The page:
Could one of these be the perfect plastic companion for you?
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 Family 
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How to save money and avoid birthday party drama

The school year’s well underway and the weekly birthday party invitations are pouring in.

If you’ve got a couple of kids in school, with 20 to 30 children in each of their classes, the birthday party circuit can get very expensive, very quickly.

If you don’t want to add a line item into your budget to cover kid gifts and party items, or become that party pooper parent, here’s a game plan for keeping birthday spending in perspective.

When you’re the guest…

Don’t go to every party. As much as you want your child to be social, only attend parties for the friends that your child is closest with, or that he or she is really excited about attending. And if you’re not going to a party, no, you don’t have to send a gift. If you have a social butterfly type of child who’s disappointed about missing out, make an effort to invite a couple of friends over another day for a play date.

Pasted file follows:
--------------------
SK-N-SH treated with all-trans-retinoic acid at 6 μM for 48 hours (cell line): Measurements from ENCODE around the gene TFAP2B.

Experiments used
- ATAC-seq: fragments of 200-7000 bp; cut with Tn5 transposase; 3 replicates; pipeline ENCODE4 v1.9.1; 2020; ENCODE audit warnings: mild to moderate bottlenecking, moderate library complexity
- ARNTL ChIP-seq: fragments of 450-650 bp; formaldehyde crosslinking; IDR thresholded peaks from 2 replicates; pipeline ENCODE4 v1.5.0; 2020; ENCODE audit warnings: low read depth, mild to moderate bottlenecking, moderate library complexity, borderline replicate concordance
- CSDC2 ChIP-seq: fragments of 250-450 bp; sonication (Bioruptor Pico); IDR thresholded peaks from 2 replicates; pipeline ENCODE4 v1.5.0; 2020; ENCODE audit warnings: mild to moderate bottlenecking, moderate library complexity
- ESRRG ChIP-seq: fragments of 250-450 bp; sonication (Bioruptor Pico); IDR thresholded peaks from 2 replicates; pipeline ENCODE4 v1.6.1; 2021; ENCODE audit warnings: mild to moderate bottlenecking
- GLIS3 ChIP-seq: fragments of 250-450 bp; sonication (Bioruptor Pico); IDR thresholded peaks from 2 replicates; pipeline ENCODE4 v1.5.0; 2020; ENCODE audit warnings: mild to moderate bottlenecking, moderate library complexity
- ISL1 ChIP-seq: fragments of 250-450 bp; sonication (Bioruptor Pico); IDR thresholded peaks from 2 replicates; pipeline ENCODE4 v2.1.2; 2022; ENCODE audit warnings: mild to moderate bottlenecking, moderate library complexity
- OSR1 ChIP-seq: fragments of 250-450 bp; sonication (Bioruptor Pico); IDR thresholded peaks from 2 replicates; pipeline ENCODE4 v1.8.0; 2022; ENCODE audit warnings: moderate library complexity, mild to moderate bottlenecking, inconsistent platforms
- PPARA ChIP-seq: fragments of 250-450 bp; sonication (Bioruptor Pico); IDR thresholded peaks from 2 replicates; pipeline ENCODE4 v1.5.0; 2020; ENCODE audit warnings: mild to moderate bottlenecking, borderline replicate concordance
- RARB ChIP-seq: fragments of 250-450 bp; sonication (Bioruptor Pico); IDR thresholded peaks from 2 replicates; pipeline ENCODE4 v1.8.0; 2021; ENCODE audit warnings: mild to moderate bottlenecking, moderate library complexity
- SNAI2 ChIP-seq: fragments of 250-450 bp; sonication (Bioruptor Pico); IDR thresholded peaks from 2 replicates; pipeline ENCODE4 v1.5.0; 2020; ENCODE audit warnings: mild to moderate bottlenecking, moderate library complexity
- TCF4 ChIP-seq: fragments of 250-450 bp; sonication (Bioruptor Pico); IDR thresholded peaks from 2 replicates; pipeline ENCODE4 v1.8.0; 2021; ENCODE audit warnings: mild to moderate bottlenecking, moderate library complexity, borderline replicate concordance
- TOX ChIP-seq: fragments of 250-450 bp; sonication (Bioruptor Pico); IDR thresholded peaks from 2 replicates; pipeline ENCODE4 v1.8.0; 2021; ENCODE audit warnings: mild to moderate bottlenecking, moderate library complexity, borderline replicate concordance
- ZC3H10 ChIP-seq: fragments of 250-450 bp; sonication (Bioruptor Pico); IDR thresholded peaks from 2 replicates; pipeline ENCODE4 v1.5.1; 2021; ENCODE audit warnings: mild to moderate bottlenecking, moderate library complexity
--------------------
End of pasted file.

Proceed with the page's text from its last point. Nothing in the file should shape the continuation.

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 Shopping 
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How to buy furniture you like without spending too much money

In February 2013, I moved back into my house. Yes, moved back in.

I bought the place in 2007 and turned it into a rental property when I moved in with my then-boyfriend.

The relationship went bust at about the time my tenants were moving out, so I decided to go back home, and used that transition as an opportunity to finally create the home environment I always wanted.